In cooperation with Siemens, VDL will investigate how vehicle technologies, energy storage and charging systems work together.
The VDL Charging Test Centre has therefore been expanded with new charging technology to provide more insight into smarter, more efficient use of the existing power grid and the bi-directional charging of heavy vehicles.
Bi-directional charging, according to VDL, means that electric vehicles are not only able to draw energy from the power grid and energy storage system but also to deliver energy back to these systems. The VDL Charging Test Centre is located on the premises of VDL ETS (Enabling Transport Solutions) in Valkenswaard.
VDL said it is going to use this technology for purposes such as boosting interoperability – the mutual communication and exchange of information – of heavy electric vehicles and charging infrastructure. Through this initiative, VDL intends to gain greater insight into the entire power supply chain for electric heavy vehicles so that more sustainable mobility solutions can be developed that ultimately contribute to a successful energy transition.
“Deployment of heavier e-vehicles also involves technical issues such as the increasing energy demand and unpredictable load on the power network,” said VDL ETS Managing Director, Menno Kleingeld. “It is important to use alternatives, both for smarter planning of charging times and so energy can be temporarily stored in a buffer. This temporary buffer can then supplement the available capacity of the power grid to deliver power back to the vehicles during periods of peak load. This new technology allows us to investigate how we can reduce the load that charging sessions place on the power grid and how we can properly store the available energy capacity and distribute it based on demand.”
Three Siemens fast charging stations, in combination with a VDL energy storage system, have been installed at the VDL Charging Test Centre. The data from these systems are managed via a ‘cloud-based’ energy management application. Using the data from these systems, the charging of the vehicles can be actively controlled. A special ‘switching matrix’ allows the available power capacity to be flexibly deployed and used.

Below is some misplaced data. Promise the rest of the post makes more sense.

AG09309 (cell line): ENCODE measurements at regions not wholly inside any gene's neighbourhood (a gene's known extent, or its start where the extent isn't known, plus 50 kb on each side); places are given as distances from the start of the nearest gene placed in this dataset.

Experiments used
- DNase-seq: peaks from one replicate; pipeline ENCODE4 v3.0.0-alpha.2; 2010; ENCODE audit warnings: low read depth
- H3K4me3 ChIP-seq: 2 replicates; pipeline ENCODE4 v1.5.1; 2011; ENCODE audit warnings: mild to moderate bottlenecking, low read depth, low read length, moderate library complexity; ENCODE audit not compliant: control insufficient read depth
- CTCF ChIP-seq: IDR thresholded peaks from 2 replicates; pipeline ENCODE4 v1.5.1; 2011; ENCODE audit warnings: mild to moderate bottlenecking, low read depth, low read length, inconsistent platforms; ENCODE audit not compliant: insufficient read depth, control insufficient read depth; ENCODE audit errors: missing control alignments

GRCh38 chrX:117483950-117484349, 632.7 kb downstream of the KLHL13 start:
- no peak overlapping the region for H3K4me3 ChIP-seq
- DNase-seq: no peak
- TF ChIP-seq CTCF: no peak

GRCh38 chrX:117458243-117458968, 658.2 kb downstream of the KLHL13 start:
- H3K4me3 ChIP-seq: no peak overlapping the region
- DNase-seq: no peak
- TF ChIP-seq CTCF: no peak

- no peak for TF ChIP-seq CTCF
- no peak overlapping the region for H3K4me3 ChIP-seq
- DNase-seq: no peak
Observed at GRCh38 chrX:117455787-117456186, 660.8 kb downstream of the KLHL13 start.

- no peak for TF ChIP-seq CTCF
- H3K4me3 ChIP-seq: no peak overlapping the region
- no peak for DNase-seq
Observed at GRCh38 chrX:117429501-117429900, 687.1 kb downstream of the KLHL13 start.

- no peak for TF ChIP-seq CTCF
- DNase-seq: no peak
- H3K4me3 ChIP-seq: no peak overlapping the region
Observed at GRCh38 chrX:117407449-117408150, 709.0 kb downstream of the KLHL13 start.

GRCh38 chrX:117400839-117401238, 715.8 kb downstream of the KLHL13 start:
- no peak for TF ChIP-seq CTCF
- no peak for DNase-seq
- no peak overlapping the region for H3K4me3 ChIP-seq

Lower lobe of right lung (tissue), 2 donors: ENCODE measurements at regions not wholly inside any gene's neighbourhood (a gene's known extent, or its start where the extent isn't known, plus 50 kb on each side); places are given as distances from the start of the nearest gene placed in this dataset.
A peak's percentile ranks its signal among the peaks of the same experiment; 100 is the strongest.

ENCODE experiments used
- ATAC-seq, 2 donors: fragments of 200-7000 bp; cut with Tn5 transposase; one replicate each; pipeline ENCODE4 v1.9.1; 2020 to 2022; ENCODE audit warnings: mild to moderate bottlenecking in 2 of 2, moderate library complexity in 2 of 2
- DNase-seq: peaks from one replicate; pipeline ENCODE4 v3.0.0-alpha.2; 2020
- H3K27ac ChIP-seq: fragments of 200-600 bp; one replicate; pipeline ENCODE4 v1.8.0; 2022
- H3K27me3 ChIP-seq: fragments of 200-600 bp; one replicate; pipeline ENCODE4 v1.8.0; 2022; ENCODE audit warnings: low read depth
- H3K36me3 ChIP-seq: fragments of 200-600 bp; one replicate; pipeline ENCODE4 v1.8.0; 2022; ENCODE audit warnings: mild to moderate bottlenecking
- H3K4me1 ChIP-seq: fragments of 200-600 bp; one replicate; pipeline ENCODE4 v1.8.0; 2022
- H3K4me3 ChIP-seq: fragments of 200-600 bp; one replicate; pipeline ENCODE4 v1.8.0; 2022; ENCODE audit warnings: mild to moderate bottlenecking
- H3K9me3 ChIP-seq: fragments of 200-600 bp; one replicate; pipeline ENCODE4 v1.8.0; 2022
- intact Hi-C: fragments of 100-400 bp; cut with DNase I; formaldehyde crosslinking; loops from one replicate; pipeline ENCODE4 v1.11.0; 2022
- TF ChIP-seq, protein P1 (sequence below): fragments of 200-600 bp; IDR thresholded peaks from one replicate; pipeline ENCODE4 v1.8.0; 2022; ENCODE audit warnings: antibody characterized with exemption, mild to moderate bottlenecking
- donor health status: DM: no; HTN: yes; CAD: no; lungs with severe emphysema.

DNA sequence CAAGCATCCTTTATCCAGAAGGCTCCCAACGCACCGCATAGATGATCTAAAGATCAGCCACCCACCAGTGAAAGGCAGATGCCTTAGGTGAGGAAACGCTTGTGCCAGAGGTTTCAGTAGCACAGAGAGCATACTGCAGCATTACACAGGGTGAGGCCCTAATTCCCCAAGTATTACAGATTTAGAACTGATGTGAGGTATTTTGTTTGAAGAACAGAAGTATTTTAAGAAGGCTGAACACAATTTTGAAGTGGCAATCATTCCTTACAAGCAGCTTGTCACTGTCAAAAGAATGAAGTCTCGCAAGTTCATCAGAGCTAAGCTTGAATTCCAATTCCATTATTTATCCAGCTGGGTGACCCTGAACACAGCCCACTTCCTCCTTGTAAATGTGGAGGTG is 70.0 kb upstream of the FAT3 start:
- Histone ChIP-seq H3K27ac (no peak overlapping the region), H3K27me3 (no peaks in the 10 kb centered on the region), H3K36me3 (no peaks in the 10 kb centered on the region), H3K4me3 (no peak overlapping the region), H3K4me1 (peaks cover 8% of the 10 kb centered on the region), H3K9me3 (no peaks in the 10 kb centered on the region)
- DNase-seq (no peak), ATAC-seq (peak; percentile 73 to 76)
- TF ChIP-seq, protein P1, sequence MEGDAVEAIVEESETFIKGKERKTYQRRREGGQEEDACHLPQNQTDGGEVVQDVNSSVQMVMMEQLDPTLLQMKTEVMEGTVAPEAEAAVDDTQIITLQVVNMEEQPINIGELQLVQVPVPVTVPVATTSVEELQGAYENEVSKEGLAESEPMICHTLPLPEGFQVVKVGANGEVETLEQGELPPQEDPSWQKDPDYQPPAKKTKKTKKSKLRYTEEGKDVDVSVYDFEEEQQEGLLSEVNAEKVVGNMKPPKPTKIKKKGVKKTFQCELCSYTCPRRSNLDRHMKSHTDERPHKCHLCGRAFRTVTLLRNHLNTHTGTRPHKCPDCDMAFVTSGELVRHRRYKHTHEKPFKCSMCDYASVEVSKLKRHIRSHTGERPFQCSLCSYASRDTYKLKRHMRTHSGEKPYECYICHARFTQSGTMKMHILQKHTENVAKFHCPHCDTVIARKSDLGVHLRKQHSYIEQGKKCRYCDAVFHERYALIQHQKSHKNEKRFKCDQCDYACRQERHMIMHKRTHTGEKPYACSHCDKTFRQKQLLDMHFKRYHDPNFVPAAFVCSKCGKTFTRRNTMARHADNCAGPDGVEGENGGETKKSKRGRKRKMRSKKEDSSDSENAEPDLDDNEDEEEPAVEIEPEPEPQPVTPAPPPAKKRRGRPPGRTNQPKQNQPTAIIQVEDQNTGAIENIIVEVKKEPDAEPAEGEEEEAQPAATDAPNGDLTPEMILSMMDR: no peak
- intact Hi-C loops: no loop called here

“This joint project with Siemens fits within the VDL strategy and vision in the area of e-mobility,” said Kleingeld. “Our innovation activities are part of a larger program in which we develop new platforms and building blocks, in close cooperation with our strategic partners. These partnerships are a prerequisite for continuing to develop mobility solutions for the future.”
Siemens Smart Infrastructure Head of Charging Infrastructure for eBus and eUtility Vehicles, Monique Mertins, is excited to collaborate with VDL on this innovative project.
“Three of our latest 150 kilowatt (kW) fast charging stations are being used in Valkenswaard,” she said. “The charging electronics can be temporarily interconnected, making it possible to charge three vehicles in parallel with a capacity of 150 kW each, or one vehicle particularly rapidly up to 450 kW using High-Power Charging (HPC). This means power can be adjusted flexibly and the charging infrastructure optimized for depots with different requirements.”
Two second life battery systems from an electric bus are reported to be used for the temporary buffering of power fed back from the heavy electric vehicles. On average, these batteries still have more than 80 per cent of their original capacity and can function perfectly as a power storage system.
“Thanks to this technology, buses can be tested more efficiently,” VDL said in a statement. “At present, e-buses and e-trucks often have to drive longer than necessary, to completely discharge the batteries. Thanks to bi-directional charging, this is no longer necessary and the energy used to charge the vehicle batteries can be returned to the energy storage system.”